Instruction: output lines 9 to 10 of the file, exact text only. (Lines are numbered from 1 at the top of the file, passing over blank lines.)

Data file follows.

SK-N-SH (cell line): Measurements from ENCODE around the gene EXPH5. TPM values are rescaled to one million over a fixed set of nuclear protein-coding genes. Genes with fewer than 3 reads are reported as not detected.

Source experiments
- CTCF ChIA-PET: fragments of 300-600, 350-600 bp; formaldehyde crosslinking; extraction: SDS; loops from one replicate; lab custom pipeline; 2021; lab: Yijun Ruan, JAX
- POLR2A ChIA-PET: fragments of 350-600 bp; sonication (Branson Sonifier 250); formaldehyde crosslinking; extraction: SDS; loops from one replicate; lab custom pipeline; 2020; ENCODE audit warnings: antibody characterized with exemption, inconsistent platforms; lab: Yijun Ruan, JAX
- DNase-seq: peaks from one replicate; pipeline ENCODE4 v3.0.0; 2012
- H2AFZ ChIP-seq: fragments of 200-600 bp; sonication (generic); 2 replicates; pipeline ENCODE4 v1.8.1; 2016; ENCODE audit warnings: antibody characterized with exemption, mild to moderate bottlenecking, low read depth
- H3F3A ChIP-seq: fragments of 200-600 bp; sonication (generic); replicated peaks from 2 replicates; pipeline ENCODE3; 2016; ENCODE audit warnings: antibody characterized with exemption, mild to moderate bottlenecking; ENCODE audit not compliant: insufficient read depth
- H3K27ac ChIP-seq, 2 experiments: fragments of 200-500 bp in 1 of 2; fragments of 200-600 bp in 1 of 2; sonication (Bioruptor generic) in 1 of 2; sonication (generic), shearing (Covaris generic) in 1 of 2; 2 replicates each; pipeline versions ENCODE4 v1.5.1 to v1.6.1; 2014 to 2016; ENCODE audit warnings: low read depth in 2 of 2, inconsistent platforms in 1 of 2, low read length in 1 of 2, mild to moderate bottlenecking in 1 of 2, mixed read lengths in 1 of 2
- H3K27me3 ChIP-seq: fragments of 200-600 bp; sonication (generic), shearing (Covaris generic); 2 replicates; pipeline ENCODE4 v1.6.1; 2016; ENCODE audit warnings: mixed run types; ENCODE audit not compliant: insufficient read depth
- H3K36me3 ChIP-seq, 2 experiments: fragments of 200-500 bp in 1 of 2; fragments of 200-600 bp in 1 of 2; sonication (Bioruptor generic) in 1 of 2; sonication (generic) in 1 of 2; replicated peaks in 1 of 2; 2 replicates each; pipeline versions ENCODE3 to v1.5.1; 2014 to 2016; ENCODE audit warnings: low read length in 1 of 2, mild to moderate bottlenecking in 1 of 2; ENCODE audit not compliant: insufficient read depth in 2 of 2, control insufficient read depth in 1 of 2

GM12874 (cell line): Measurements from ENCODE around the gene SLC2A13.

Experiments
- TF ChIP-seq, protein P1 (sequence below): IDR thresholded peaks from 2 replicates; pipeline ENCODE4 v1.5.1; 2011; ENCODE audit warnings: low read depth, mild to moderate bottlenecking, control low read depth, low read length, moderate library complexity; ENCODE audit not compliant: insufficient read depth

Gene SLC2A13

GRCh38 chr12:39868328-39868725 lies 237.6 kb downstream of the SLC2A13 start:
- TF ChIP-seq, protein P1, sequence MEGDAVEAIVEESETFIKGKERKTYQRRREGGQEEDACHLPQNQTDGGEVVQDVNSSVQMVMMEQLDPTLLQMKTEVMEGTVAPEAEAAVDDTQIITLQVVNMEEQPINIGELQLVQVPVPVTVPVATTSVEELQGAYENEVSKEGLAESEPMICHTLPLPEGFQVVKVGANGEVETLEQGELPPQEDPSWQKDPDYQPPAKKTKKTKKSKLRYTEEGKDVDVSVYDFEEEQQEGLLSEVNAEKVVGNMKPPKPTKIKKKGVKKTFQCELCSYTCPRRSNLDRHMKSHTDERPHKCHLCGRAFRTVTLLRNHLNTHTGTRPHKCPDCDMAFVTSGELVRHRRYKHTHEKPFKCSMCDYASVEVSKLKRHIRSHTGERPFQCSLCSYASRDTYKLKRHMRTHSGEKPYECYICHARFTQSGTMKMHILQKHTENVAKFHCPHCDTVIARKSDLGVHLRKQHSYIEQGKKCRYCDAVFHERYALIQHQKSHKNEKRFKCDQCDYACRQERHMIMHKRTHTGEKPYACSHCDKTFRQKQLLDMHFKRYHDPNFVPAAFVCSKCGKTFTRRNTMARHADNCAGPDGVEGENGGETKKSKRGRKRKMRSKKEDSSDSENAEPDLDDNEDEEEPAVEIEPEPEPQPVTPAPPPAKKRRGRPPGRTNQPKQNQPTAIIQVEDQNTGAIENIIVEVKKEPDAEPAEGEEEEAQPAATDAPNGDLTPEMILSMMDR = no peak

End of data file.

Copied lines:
- H3K27me3 ChIP-seq: fragments of 200-600 bp; sonication (generic), shearing (Covaris generic); 2 replicates; pipeline ENCODE4 v1.6.1; 2016; ENCODE audit warnings: mixed run types; ENCODE audit not compliant: insufficient read depth
- H3K36me3 ChIP-seq, 2 experiments: fragments of 200-500 bp in 1 of 2; fragments of 200-600 bp in 1 of 2; sonication (Bioruptor generic) in 1 of 2; sonication (generic) in 1 of 2; replicated peaks in 1 of 2; 2 replicates each; pipeline versions ENCODE3 to v1.5.1; 2014 to 2016; ENCODE audit warnings: low read length in 1 of 2, mild to moderate bottlenecking in 1 of 2; ENCODE audit not compliant: insufficient read depth in 2 of 2, control insufficient read depth in 1 of 2